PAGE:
What Democrats need, I think, is a unifying moral argument that leads to systemic change. The religious right has been building such an argument for decades, and the overturning of Roe v. Wade is now the jewel in their morally repugnant crown. We have no time left to waste debating left versus center, reform versus revolution, state versus federal. The religious right may be trying to legislate many of us out of existence by placing us into tiny boxes—gay, straight, trans, woman, man, immigrant, Black, poor—but there’s no reason we should accept these boxes or divide ourselves neatly among them.

In my class on the history of sexuality and gender, I’m trying to teach my students that every one of these labels is an argument with a past. I’m not just teaching them that “gender is a social construct” but, more importantly, that gender has a history that has changed over time. Gender is not, as the right would have it, a fact. Even its perceived separateness from “biological sex” is not a fact, because biological sex is itself unstable and fluid. Rather, gender is a “way of signifying relationships of power,” to quote historian Joan Scott.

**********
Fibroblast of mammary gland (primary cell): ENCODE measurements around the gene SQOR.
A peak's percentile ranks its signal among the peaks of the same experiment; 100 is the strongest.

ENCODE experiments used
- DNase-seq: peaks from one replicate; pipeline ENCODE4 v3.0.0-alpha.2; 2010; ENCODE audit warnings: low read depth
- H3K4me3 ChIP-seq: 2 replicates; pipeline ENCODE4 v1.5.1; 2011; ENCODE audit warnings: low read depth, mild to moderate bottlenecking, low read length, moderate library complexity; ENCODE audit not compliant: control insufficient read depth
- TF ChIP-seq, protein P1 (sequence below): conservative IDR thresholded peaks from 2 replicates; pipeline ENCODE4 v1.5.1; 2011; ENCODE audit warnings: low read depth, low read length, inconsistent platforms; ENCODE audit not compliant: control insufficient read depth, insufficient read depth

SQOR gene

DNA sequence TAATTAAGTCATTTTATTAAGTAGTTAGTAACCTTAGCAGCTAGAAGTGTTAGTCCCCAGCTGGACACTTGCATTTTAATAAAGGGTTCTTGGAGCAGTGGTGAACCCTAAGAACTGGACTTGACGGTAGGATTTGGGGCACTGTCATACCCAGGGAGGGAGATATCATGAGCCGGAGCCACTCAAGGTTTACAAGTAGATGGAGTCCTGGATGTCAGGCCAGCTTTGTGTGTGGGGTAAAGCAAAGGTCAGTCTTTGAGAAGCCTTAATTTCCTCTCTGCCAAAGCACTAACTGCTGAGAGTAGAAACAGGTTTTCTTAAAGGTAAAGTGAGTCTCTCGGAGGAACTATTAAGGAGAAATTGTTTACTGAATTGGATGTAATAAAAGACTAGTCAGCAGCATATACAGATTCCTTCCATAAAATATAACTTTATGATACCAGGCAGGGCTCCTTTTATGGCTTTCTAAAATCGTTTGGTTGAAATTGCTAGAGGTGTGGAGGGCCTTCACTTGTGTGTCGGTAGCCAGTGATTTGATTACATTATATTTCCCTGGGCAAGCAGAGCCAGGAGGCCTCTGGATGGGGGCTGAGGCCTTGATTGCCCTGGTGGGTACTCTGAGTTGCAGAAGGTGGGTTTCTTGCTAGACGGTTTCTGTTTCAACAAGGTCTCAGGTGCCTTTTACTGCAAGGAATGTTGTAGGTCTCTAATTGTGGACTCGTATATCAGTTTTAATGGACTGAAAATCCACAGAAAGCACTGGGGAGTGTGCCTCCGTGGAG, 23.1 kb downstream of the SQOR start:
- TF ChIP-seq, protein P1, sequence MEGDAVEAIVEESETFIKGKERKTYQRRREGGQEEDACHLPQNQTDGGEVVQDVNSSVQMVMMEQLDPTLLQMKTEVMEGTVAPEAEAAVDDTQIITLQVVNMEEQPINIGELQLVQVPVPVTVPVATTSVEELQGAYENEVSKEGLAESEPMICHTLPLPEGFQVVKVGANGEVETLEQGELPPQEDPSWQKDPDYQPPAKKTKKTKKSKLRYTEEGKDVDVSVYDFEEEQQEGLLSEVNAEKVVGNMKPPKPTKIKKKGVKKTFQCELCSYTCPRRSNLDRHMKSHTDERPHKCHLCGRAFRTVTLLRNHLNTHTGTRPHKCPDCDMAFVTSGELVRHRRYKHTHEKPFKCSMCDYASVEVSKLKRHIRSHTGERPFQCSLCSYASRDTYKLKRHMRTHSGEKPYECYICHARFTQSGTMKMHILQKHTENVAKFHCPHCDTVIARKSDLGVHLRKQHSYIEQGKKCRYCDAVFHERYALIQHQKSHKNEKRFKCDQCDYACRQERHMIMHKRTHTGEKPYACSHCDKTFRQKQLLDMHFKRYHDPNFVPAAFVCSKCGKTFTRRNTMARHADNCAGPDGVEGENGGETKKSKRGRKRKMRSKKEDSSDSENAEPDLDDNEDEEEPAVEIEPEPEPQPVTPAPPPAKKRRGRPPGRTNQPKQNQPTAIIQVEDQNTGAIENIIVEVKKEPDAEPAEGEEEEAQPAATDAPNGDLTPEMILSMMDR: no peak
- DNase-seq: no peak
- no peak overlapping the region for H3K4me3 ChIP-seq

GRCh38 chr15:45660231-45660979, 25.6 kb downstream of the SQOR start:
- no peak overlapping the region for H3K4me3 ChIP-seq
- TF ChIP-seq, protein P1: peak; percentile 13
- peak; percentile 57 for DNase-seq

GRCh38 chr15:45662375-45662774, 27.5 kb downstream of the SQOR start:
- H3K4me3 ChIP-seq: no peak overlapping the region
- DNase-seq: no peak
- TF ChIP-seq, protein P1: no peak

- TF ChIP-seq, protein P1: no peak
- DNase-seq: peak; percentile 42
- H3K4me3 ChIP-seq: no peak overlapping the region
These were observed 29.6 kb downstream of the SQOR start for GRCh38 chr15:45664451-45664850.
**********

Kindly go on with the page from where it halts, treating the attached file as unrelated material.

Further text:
In other words, gender is a means, not an end.

When you learn to look at gender this way, you begin to see that all these seemingly separate political issues plaguing us today are in fact fundamentally linked. They all reside in the body, and the way it is used to signify relationships of power. The religious right would have you believe that bodies are facts, that bodies can be read, understood, and regulated, and that it is the state’s role—its duty even—to do so.

Because bodies have been legislated into facts, trans children can now be reported by everyday citizens for seeking gender-affirming healthcare, walking into a bathroom, or throwing a ball around a field. Women can be reported by everyday citizens for seeking abortions, having miscarriages, or seeming to have been pregnant and then no longer seeming pregnant. Children can be reported by teachers and counselors for being anything other than heterosexual, cis-gender, and gender-conforming. Educators can be reported for teaching students about the alternatives to heterosexual and cisgender lives, or merely for embodying those alternative lives. People of color can be reported by everyday citizens for any number of things, from walking down a street to buying cigarettes, and are too often killed by police as a result.